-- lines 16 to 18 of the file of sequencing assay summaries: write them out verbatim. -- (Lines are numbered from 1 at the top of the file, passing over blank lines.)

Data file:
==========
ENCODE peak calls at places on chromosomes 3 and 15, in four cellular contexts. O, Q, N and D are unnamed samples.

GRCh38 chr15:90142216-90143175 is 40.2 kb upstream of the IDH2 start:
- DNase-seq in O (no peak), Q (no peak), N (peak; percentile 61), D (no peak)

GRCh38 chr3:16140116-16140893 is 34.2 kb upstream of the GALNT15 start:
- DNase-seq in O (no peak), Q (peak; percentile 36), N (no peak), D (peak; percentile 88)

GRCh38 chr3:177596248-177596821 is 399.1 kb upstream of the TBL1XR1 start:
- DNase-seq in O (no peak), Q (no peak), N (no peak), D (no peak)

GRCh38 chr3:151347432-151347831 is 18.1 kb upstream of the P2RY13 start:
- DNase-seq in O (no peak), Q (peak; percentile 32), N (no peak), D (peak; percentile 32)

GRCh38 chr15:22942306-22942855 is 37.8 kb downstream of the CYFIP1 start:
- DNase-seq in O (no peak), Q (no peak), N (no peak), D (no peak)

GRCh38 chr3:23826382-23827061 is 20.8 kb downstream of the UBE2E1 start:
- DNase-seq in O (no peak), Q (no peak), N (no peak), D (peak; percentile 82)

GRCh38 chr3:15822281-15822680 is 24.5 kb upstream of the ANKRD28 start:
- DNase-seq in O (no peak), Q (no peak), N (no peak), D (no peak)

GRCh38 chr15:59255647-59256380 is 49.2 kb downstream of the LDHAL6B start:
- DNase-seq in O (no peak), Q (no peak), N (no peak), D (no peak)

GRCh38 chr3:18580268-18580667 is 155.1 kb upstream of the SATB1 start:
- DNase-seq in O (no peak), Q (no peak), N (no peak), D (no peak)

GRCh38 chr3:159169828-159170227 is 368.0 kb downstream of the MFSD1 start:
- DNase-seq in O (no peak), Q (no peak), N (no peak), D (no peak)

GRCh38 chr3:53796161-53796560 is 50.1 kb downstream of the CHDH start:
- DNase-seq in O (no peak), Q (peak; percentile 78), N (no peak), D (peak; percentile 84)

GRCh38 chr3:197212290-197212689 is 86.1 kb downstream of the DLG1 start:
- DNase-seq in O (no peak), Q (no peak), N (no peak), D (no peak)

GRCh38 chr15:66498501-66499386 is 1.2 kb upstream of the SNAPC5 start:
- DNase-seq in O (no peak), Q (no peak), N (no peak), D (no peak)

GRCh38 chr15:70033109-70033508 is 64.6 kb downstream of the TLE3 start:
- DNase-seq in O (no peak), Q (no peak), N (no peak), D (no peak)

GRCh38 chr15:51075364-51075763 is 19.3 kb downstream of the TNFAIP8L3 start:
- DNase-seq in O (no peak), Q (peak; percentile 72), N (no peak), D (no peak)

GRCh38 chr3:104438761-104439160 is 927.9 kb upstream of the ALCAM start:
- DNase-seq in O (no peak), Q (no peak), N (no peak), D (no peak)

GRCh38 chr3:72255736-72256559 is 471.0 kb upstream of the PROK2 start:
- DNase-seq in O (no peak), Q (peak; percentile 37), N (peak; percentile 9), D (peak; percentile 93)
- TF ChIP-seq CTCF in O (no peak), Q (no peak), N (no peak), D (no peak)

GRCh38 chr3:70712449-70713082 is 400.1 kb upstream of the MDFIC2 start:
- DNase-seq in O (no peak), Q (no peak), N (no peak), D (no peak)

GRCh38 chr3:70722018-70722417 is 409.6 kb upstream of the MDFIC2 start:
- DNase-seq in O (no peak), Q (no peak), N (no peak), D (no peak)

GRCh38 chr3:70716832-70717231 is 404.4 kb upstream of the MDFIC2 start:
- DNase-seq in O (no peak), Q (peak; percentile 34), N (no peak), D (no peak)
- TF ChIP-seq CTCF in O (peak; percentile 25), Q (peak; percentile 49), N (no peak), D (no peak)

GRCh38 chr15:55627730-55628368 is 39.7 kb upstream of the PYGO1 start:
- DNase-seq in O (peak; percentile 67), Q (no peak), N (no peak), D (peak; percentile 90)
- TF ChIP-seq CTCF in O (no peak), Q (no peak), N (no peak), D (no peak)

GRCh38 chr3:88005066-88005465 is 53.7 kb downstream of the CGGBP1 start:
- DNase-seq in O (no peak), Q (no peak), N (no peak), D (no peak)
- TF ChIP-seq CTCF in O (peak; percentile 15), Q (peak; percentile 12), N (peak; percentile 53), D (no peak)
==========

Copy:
GRCh38 chr15:59255647-59256380 is 49.2 kb downstream of the LDHAL6B start:
- DNase-seq in O (no peak), Q (no peak), N (no peak), D (no peak)

GRCh38 chr3:18580268-18580667 is 155.1 kb upstream of the SATB1 start: